The movement to celebrate the contributions of the Latin American community in the United States was initiated over 50 years ago. Over time, it has evolved into a nationally recognized, month-long commemoration of Latinx culture. During Latinx Heritage Month, which continues through October 15, we honor the vibrant histories, languages, traditions, values, and contributions of people whose ancestors came from Spain, Mexico, the Caribbean, and Central and South America. Fenway Health celebrates and embraces our Latinx staff, clients, patients, board members, supporters, and communities.
There are currently 62.1 million Latinx people in the U.S., comprising 19 percent of our total population. Prominent Latinx Americans who have influenced our lives in positive ways range from Supreme Court Associate Justice Sonia Sotomayor to transgender activist Sylvia Rivera.
This year’s theme for Latinx Heritage Month—also known as Hispanic Heritage Month—is “Esperanza: A Celebration of Hispanic Heritage and Hope,” which encourages people to celebrate not only past contributions of Latinx Americans, but also to look toward the future.
As you seek ways to educate yourself and support Latinx communities, please consider checking out the recommended reading list compiled by Baruch College of the City University of New York Associate Professor of History Johanna Fernández. Ranging from Kristy Nabhan-Warren’s Meatpacking America: How Migration, Work, And Faith Unite And Divide The Heartland to Mario T. García’s The Latino Generation: Voices Of The New America, the list touches on the diverse histories and experiences of Latinx communities and individuals in America. In addition to Fernández’s list, we would also suggest queer essayist and cultural critic Carmen Maria Machado’s memoir In the Dream House and queer Black, Latino poet Julian Randall’s award-winning collection Refuse.
As is the case with minoritized populations, Latinx people, especially those who also identify as LGBTQIA+, experience disparities in health ranging from rates of HIV infection and diabetes to reports of experiencing discrimination.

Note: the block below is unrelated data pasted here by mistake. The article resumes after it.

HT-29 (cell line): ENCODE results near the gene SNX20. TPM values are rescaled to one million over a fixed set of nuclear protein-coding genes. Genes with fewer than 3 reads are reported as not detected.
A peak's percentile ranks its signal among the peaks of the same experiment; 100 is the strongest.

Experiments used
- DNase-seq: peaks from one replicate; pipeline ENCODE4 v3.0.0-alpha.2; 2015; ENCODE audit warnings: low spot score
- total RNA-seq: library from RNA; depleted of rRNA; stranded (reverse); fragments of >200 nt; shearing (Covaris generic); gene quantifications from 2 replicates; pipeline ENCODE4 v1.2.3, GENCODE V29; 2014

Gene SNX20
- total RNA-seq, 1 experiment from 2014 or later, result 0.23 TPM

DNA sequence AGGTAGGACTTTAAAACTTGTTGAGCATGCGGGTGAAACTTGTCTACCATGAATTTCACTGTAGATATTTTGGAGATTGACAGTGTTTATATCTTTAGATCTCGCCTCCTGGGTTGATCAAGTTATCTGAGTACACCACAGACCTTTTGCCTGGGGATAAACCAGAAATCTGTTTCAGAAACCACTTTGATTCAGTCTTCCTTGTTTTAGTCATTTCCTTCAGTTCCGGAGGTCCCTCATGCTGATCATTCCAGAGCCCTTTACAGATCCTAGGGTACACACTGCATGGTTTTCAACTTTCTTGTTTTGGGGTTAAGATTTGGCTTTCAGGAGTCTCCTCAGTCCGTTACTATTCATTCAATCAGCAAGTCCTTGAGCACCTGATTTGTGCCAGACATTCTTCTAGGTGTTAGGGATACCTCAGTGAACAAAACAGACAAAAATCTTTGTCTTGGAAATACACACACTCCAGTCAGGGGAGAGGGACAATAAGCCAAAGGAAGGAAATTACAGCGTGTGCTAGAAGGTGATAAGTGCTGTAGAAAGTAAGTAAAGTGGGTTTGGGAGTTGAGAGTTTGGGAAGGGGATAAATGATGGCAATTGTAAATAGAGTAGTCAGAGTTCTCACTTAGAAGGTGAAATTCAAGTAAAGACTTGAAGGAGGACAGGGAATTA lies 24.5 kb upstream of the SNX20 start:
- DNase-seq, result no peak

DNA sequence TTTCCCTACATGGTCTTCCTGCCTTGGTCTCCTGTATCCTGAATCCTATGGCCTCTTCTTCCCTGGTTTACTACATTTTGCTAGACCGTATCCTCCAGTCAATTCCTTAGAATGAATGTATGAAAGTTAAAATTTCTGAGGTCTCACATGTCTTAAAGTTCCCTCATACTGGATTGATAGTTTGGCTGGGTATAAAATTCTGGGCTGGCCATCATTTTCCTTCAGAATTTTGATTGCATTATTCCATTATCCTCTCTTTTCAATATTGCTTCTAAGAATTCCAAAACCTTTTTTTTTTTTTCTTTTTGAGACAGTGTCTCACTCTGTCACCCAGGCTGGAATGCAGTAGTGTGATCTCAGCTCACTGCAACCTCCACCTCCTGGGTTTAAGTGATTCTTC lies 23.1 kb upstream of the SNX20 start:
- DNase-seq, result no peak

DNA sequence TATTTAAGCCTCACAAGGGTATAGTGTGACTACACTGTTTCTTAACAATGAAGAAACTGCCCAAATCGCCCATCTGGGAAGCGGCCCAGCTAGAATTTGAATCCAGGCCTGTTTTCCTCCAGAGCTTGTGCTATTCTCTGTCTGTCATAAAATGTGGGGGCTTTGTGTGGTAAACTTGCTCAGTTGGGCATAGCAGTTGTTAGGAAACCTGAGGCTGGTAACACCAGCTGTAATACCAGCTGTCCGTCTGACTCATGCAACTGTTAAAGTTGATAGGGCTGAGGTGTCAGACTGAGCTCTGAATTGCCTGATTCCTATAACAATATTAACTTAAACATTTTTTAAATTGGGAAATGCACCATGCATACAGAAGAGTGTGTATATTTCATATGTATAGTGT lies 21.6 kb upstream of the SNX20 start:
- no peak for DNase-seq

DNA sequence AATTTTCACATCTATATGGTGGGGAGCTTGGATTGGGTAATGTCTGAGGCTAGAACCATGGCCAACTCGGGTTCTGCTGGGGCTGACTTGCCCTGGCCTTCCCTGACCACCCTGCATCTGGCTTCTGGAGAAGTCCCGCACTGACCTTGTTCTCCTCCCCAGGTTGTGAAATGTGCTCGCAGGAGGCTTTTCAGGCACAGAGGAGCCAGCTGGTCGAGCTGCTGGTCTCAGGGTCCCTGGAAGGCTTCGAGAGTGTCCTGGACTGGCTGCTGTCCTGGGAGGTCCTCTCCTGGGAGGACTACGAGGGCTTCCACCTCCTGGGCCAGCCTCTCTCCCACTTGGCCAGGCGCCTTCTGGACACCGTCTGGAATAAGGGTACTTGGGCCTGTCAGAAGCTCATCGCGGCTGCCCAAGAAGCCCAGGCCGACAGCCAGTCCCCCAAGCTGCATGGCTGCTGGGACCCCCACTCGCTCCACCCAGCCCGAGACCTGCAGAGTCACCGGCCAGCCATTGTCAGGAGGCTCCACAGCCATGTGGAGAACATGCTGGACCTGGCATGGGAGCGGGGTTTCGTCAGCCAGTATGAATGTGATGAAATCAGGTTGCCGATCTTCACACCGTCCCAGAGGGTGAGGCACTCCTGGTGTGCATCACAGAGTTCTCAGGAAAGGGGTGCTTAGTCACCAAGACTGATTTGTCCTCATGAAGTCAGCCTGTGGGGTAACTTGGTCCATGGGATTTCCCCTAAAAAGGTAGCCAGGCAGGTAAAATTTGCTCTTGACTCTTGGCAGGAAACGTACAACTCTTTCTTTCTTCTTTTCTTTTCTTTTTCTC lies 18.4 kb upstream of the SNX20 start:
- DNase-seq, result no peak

Recognizing Latinx Heritage Month connects with Fenway’s mission, which is to advocate for and deliver innovative, equitable, accessible health care, supportive services, and transformative research and education and to center LGBTQIA+ people, BIPOC individuals, and other underserved communities to enable our local, national, and global neighbors to flourish.
A quick note about language:
Technically, the term “Hispanic” is used to describe people who speak Spanish or are descended from Spanish-speaking populations in, for example, Spain, Cuba, and Puerto Rico. “Latinx,” by contrast, describes people who come from or are descended from people in Latin America regardless of whether they speak Spanish. (For example, most Brazilians speak Portuguese and would not be considered Hispanic, despite being in South America.) These distinctions have, at times, generated debate. Many people and organizations nonetheless use both words interchangeably. For example, in public polling and research, the Pew Research Center doesn’t distinguish between the terms.
The use of the term “Latinx” is also an example of how language adapts. Just as the term “Latino” gradually replaced the term “Hispanic” in popular usage, the term “Latino” has also been contested around gendered masculine term as neutral. Since then, terms like “Latina,” “Latinx,” and “Latine” have increased in popular usage to provide more room and complexity around gender and pronunciation of the Spanish language. Yet, even these terms are evolving and contested in their regular use and acceptance. For the time, Fenway Health uses the term “Latinx” to affirm the presence and experience of transgender and non-binary persons within this community.